Sliding doors: Joey does not leave Leinster so Stuart Lancaster conjures up an attacking strategy that was less about numbers on backs and more about ensuring Sexton and Carbery keep defences guessing. It proves so irresistible that Joe Schmidt adds his creative spark to the new dual threat and Ireland's attack becomes as unpredictable as it is deadly.
That would have needed to happen in February. Injury is a curse. But selection did not undo Ireland. Dedication to the game plan was excessive but, again, not the unwinding of this World Cup campaign. If players on the pitch had taken the right options, and completed basic skills of the game – catch and pass – anything was possible.
We know this to be true because of all the great days during the Schmidt decade. The players failed to hit the essential mental pitch. The highly motivated gang that won in Twickenham and beat New Zealand were gone.
We could see the same men. But they were gone mentally.
It's vital you find periods of time doing next to nothing, away from rugby, so the mental battery can recharge. So you can climb back up the mountain
Joe, for the first time, openly admitted the squad has been flat all year. I wonder out loud, with absolutely no insight to the inner workings of a tight knit group, did they become too close? Can there be free commentary between peers if the working relationship is blurred by friendship?
A player must have incredible confidence in his own ability and standing within a team to voice any concerns to a coach at any level. This does not mean such conversations do not happen – I’m sure they did – but perhaps they focused on the wrong topics.
It's easy to say "ah well, nothing could be done against these All Blacks". That guarantees no progress. To get up off the floor, Ireland under Andy Farrell must dig deep into what went wrong. The previous generation did this after 2007 but not before we wasted 2008.
New broom can be a positive
Schmidt remains Ireland’s greatest coach – certainly the most impressive I’ll ever know – but the new broom can be a positive. Farrell will take this team in a much-needed new direction but only if they identify and address internal problems that manifested themselves on the field these past nine months.
No one person is omnipotent. For a team to stay flat for this long, and the elephant in the room to be ignored, is a worry. We can only analyse what we see and hear. We watched on, aghast, as the downward spiral happened. We all heard uber-positive words from senior and junior men in the camp. Occasionally Rory Best would break ranks and admit to the most obvious problems - as he did after losing to Japan - but that was about it.
To the players, the temptation is to get back on the horse straight away. Don't. Take as much time as possible away from the game
It takes a monumental physical and mental effort to beat the All Blacks. Again, we know this. Irish players are cared for better than any other team in the world, so where were they at psychologically? Maybe the stress was just too much. I know how it feels. It’s vital you find periods of time doing next to nothing, away from rugby, so the mental battery can recharge. So you can climb back up the mountain.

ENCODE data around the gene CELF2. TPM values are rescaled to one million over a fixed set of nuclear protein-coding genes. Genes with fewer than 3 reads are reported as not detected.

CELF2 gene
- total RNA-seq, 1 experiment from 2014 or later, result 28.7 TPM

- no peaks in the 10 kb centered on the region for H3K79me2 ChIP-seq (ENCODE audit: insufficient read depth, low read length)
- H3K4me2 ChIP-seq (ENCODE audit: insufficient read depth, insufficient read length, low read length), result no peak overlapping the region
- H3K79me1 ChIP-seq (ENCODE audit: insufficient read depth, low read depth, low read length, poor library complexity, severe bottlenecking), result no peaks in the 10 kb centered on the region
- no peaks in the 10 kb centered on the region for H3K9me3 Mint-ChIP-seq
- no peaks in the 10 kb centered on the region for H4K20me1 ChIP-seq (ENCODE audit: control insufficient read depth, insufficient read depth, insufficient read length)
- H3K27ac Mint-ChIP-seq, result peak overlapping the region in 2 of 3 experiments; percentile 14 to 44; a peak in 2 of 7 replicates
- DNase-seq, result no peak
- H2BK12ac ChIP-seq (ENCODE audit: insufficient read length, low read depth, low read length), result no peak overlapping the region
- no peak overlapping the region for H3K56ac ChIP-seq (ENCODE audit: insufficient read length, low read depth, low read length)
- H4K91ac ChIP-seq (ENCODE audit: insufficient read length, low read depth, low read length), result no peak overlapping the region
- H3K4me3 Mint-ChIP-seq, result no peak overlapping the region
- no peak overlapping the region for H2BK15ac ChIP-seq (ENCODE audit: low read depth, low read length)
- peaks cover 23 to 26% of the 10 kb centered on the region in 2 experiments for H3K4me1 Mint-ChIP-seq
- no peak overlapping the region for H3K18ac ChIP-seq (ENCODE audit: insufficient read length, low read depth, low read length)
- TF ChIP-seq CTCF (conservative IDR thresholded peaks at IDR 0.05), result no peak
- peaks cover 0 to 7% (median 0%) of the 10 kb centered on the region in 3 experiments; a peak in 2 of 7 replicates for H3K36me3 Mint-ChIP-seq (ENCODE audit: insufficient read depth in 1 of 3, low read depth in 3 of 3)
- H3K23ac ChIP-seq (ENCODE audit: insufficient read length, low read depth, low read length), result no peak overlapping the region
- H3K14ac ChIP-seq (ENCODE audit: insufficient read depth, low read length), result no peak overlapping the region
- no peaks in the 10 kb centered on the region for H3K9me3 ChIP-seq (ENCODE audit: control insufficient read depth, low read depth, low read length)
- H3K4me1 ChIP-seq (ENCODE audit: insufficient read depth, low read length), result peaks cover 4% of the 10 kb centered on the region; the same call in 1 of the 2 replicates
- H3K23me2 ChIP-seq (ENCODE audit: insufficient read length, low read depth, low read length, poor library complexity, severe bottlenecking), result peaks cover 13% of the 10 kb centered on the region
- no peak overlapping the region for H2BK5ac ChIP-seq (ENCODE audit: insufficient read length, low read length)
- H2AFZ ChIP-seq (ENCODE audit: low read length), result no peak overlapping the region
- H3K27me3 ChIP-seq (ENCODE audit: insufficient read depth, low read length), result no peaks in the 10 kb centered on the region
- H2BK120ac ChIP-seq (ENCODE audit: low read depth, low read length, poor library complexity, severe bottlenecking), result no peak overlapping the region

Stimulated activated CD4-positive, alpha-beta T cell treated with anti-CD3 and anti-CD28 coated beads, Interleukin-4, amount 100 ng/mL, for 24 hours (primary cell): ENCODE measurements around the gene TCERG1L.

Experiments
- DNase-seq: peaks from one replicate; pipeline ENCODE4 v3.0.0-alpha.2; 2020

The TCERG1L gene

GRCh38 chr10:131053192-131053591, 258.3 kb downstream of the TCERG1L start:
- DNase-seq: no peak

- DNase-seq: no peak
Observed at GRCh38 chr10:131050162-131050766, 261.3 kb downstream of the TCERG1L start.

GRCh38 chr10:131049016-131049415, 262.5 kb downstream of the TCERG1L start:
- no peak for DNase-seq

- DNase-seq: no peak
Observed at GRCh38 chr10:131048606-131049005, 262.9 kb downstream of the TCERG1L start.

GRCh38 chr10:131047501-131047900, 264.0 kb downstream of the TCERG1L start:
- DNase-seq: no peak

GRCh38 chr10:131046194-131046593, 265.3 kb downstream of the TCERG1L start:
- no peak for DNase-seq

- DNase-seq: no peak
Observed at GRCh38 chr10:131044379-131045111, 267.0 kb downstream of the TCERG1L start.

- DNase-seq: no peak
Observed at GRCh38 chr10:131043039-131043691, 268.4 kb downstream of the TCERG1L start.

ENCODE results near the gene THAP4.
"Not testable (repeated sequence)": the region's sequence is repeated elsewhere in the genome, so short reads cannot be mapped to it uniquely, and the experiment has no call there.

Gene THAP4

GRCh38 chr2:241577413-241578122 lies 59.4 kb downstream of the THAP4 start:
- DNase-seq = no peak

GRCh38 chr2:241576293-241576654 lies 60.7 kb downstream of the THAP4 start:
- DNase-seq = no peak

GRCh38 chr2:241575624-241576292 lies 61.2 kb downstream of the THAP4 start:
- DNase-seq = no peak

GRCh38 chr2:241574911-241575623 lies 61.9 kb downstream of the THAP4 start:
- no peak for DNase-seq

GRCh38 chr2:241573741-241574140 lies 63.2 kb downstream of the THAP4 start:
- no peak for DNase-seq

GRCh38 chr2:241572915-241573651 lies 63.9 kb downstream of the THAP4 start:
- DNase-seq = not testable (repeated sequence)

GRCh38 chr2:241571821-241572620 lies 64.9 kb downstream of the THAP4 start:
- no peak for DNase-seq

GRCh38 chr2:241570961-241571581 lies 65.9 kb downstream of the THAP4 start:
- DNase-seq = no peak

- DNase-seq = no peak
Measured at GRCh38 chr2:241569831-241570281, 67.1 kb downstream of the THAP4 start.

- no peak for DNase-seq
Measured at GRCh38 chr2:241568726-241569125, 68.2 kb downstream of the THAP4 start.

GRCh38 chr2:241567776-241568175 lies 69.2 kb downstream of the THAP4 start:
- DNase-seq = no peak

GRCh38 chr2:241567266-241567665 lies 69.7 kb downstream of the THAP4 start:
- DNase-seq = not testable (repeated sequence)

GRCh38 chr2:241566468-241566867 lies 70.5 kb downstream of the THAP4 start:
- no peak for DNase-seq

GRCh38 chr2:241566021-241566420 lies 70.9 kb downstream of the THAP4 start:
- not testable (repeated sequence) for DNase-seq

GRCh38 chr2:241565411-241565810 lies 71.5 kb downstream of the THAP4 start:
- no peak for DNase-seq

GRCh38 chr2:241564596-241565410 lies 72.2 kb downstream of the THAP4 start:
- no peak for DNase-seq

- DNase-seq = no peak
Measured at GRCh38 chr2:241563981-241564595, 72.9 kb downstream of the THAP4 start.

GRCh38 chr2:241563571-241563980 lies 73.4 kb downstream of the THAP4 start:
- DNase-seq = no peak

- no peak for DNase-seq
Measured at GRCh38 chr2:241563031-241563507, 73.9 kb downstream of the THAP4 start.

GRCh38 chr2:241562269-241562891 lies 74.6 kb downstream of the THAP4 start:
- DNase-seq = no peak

I genuinely believe there were plans to evolve during the Six Nations, but having being floored by England the next four games became about dealing with the fear of failure. Instead of keeping one eye on Japan the team got mired in the immediate problem of not losing at Murrayfield or home to France. Even in Rome you could see it, and the Italians sensed it, they just couldn't finish Ireland off.
I believe the game plan was not the primary problem but it became the rock Ireland perished upon. It doesn’t matter what walk of life you are in, nobody can see into your head and if you don’t feed information to those around you then they will assume and presume. This rarely makes for a happy ending.
So if Ireland peaked in November, as everyone now believes, be open about the mistakes so redemption can begin.
New Zealand got it wrong at four World Cups. There has been one tournament when we were genuine contenders. 2011 still feels like the one that got away because right now, despite so many good things going on in Irish rugby, we lack the strength in depth to reach a World Cup final.
Maybe, with genuine investment in our club game, we might get there one day.
Apologies for ending with a string of clichés, but they ring true: Ireland is a small nation that punches way above its weight. We are overachievers and some day, possible 2023 or 2027, the stars will align as we overachieve at the World Cup.
To the players, the temptation is to get back on the horse straight away. Don’t. Take as much time as possible away from the game. Let your competitive instincts run dry. Live a little. Come back with a clear head.